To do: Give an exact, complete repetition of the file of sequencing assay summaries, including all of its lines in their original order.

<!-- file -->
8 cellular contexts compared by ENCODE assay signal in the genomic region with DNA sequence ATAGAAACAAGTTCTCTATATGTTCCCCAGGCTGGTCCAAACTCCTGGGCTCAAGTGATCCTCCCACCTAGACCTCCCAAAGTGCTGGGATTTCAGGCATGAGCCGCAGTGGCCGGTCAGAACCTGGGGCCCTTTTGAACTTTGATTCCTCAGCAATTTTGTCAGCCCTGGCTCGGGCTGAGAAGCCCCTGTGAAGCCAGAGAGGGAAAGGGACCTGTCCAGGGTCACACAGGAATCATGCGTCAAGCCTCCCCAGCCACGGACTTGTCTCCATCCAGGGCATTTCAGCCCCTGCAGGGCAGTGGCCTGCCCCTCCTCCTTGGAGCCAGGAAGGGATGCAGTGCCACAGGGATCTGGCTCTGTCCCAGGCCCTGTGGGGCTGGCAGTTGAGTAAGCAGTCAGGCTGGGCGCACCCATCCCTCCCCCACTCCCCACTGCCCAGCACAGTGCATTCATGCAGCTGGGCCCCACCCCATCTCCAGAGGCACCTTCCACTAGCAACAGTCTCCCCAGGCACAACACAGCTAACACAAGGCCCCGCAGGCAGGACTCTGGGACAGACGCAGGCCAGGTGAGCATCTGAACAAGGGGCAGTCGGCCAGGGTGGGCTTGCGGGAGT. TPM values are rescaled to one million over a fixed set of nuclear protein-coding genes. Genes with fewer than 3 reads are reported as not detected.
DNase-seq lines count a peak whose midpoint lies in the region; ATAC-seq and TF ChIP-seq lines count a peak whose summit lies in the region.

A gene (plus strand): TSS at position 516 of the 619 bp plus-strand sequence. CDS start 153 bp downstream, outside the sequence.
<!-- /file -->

8 cellular contexts compared by ENCODE assay signal in the genomic region with DNA sequence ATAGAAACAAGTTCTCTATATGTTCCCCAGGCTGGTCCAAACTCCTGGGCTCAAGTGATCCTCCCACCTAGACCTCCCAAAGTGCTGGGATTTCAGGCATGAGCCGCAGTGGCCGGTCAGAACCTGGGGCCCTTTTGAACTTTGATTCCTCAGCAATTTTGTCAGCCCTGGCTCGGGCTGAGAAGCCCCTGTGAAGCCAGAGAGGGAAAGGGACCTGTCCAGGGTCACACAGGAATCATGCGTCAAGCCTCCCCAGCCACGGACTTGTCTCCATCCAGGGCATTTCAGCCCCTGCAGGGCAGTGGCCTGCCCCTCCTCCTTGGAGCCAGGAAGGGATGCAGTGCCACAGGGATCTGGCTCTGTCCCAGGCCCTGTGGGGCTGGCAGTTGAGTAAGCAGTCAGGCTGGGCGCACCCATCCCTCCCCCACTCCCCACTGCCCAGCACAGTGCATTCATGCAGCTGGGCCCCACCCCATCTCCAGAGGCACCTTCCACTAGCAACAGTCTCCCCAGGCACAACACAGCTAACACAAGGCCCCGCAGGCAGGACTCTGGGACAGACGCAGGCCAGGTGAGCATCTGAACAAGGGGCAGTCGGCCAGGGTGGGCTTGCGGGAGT. TPM values are rescaled to one million over a fixed set of nuclear protein-coding genes. Genes with fewer than 3 reads are reported as not detected.
DNase-seq lines count a peak whose midpoint lies in the region; ATAC-seq and TF ChIP-seq lines count a peak whose summit lies in the region.

A gene (plus strand): TSS at position 516 of the 619 bp plus-strand sequence. CDS start 153 bp downstream, outside the sequence.